November 15, 2016 – What else besides depleted uranium has been and will be dumped by the Navy in Pacific Northwest waters? Find out in this article published today, by Truthout investigative reporter Dahr Jamail. He includes a list of toxic chemicals that are usually found on Superfund site lists of the most poisonous substances known to man. You can’t keep dumping this stuff in the coastal oceans for decades and then disavowing responsibility for it without bringing suffering to the animals and people who live there. Jamail’s article cites the Safe Drinking Water Act definition of “contaminant;” the government creates “not to exceed” levels based on what it knows about each, to minimize human exposure to a large list of them. The trouble is, new information about toxicities emerges fairly frequently, and exposure standards are sometimes revised.
As we reported last week, the Navy closed the books on its Northwest Training and Testing EIS by signing a Record of Decision, which basically means, “Let the destruction begin.” We do not say that facetiously; the Navy’s job out here is to teach its personnel to destroy targets by explosive or weaponized electronic means. Training is necessary for safe operations, but at the expense of more than a million marine mammals?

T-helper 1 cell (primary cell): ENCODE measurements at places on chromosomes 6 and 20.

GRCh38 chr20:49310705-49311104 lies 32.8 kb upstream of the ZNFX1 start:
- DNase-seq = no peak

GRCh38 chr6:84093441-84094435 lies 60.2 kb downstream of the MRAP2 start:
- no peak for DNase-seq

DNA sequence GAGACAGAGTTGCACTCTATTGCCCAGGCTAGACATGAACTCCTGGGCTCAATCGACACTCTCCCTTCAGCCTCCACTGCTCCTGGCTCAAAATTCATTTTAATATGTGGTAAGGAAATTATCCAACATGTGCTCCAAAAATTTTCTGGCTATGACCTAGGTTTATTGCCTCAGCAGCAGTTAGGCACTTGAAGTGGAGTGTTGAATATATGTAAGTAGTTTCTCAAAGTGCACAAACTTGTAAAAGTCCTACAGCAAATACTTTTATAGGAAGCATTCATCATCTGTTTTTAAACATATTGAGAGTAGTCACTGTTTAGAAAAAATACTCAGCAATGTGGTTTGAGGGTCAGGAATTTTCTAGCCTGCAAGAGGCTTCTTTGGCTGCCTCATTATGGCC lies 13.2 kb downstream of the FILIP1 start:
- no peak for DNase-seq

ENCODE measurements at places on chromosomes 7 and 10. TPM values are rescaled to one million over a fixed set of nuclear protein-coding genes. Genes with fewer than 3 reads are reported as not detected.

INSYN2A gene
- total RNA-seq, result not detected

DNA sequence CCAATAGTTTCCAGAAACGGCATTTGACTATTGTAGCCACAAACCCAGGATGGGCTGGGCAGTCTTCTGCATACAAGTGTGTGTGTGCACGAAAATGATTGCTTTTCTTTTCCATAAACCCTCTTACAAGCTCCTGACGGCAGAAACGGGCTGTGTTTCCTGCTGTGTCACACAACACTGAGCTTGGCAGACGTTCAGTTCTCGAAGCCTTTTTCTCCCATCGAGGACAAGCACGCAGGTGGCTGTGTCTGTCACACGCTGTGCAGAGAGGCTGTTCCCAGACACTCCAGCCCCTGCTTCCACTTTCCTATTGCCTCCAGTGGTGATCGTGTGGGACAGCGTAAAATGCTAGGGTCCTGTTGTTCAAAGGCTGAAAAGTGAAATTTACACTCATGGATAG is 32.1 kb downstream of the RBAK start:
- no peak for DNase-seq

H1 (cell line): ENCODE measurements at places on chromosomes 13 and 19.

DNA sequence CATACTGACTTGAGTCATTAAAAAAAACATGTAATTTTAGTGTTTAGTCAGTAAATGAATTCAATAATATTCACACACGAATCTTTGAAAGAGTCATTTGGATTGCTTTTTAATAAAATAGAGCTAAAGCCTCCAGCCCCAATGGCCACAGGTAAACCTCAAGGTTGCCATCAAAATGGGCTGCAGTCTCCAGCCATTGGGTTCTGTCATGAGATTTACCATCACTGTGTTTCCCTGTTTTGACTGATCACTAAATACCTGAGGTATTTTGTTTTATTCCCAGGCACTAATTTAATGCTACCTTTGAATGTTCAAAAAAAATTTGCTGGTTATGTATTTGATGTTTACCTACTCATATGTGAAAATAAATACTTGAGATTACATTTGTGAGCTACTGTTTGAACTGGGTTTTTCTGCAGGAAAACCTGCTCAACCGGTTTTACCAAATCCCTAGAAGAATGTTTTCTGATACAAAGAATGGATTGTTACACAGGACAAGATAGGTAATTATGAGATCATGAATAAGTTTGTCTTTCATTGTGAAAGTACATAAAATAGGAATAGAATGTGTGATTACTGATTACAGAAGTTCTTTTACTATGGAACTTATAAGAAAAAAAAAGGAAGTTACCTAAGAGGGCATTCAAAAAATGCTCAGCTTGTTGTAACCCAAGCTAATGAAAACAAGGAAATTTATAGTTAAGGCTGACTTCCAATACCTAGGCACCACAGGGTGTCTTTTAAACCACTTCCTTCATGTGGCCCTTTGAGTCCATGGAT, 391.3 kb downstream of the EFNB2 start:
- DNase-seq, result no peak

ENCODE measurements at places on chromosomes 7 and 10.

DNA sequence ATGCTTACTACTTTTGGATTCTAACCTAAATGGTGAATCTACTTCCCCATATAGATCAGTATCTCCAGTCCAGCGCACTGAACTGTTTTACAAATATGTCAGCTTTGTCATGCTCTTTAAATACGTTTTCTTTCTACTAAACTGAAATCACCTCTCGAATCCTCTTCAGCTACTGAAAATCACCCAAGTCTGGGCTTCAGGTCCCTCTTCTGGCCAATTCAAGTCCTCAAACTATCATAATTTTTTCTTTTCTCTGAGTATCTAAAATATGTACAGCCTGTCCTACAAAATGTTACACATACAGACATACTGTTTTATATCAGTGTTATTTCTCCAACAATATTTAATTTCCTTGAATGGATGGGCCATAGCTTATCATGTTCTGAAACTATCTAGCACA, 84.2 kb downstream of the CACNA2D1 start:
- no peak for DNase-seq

How to read a Navy EIS:You can start at the beginning and feel your brain melt, or you can use keywords and the search function available for PDF files, as long as the files are not too old. This is important because the latest EIS, published November 10, is about Growler jets, the third piece of this giant puzzle, and you can find it here: Growler Draft Environmental Impact Statement Available for Public Review . Comments are due on January 25, 2017.
Download a piece of the EIS, open it and start using keywords. This lets you bypass boilerplate gobbledygook. Let’s try the keyword “explosive.” Take the percentage, for example, of High Explosive compounds (HE) by weight, shown on a chart: Medium and large-caliber projectiles are 48% HE, and missiles, bombs and sonobuoys are 21, 24 and 7 percent HE, respectively. Some projectiles have explicitly stated loads, such as torpedoes, which have an explosive weight of about 1,000 pounds. By counting the numbers of projectiles fired (where that information is available,) and multiplying by the percentage by weight of explosive, you can estimate approximate contaminant loads, even though it’s important to understand that you’ll miss a lot, and also that some but not all of these compounds will be consumed in explosions. Also, the Navy only covered training but not testing, so your estimates will be low.